As you come west from Hotel Centre point and Tuli towards VNIT on the Central Bazar road, you will across a stretch by the road side that is a Foodie’s paradise. You want to eat authentic Punjabi? Saoji paya and chicken? Pure vegetarian Maharashtrian style with puran poli and jhunka bhakar? Or you crave for traditional food cooked on earthen clay choolahs?
Well, just come here and pick an eatery that picks your fancy! There is Punjab di Rasoi, Vishnuji ka dhaba; Samadhan lawn; Dana Pani…quite a choice. Parking no problem – full stretch of road ahead to park on either side.
Or, you want to hold a reception in a ‘lawn’ with a somewhat ‘limited’ budget? (Not so limited anymore, we find out…) There is a choice of 4 – 5 to choose from; by the time you read this another one may be added, so fast are they growing. You will be needed to shell out from Rs. 50,000 to Rs. 3 lakhs, depending on the size you are looking for.
There are other services available too – car repairs; selling/ purchasing second hand cars; shop for ready made garments or a nursery for those with green thumbs.
What do all these establishments have in common?
They are illegal, encroaching on lands belonging on paper to the Punjabrao Krishi Vidyapeeth, which was given to them by the State Government for their Research projects.
Many years ago, there was a small ‘settlement’ of outside people here in one corner of the approximately 50 acres patch of land that was known as ‘Kachipura’. It still exists, though many others live there now apart from Kachi people.
How Kachipura came about:
This community was brought to Nagpur from Benaras and other parts of UP, to grow ‘exotic vegetables’ which were traditionally not grown by Vidarbha farmers who knew only ‘baingan’ , ‘methi’ and ‘tamatar’.
You wanted green salad; or capsicum, when not in season? Or beets, cauliflower, french beans – believe it or not, these were not vegetables that were available in our weekly markets of Gokulpeth, Sitabaldi or Mangalwari. But the Kachi people knew to grow them and also market them at fancy prices. Some say the British brought them and gave them land to farm and grow vegetables of their choice; some opine that it was the Bhonsle Kings and not British who did it.
Apart from growing exotic vegetables, some people of community were also known for their violent ways. Inter family rivalries and gruesome murders were the order of the day – or should one say night? So much did this menace grow that ultimately a police station was established right at the entrance of Kachipura to keep an ‘eye on happenings’. Unfortunately, this small thana is often unmanned.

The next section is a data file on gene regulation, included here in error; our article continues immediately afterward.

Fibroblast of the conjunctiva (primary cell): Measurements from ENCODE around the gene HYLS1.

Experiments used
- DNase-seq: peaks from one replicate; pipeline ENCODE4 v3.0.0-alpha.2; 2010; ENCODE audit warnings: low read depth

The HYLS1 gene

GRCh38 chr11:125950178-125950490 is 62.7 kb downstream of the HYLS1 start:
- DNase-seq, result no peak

Given to PKV by State Government
But as per Dr. Sharad Nimbalkar, who was Vice Chancellor of PKV from 2002 to 2007, this land never belonged to the Kachi community. They lived here first at the pleasure of the British and then the State government who continued being rightful owners of the land.
During British times too, this 50 acres land was part of and contiguous to the huge stretch of lands that were owned by the reputed Agriculture College of Nagpur, whose handsome red building still stands as a heritage structure in front of Maharaj Bag zoo – which also technically belongs to it.
When separate agriculture universities were carved out in Maharashtra, these lands naturally were transfered to PKV by the state government.
By then the Kachi people had turned ‘real estate owners’ from being humble agriculturists. They became upwardly mobile and ambitious . Their kids did not want to continue growing vegetables.
PKV finally had to approach High Court to clear the land from this growing ‘encroachment’ and ‘commercialization’.
Hearing the case, Justice Bhushan Gavai, had favoured PKV but had also counselled PKV, which was headed by Prof Nimbalkar then as VC and the Kachi people to come to a mutually acceptable compromise.
As Nimbalkar recalls, a plan was drawn up where MHADA would be involved too and would build homes for the community which would then evacuate the rest of the land for PKV’s use. The seniors of the community agreed to this plan.
“But the youngsters scuttled this plan and refused to move out from additional lands ‘grabbed’ by them. PKV finally had to approach the Supreme Court where this case is now going on” says Dr. Nimbalkar.
Instead of evacuating they continued spreading and ‘renting’ out lands generously to hotels, lawn owners and other establishments. They do so by signing some ‘internal agreement’ which has no legal standing.
“What is unfortunate is that politicians of all parties and NMC officials have sided with the illegal settlers and allowed this to happen” bemoans Nimbalkar.
“So instead of allowing us to claim what was ours ( given to us by the State Govt. only) they gave these establishments water and power connections enabling them to become almost ‘permanent’. We, on the other hand, had one ‘Estate Manager’ who used to come here on cycle to ‘safeguard’ PKV’s interest. It was no match”.
One now hears that CM, Devendra Fadnavis, in whose constituency this disputed land lies, and who has been repeatedly elected from here is going to ‘look into the issue’ and see if it can be solved.
We wish him the best!
-Sunita Mudaliar and Rajeev Ranjan Khushwaha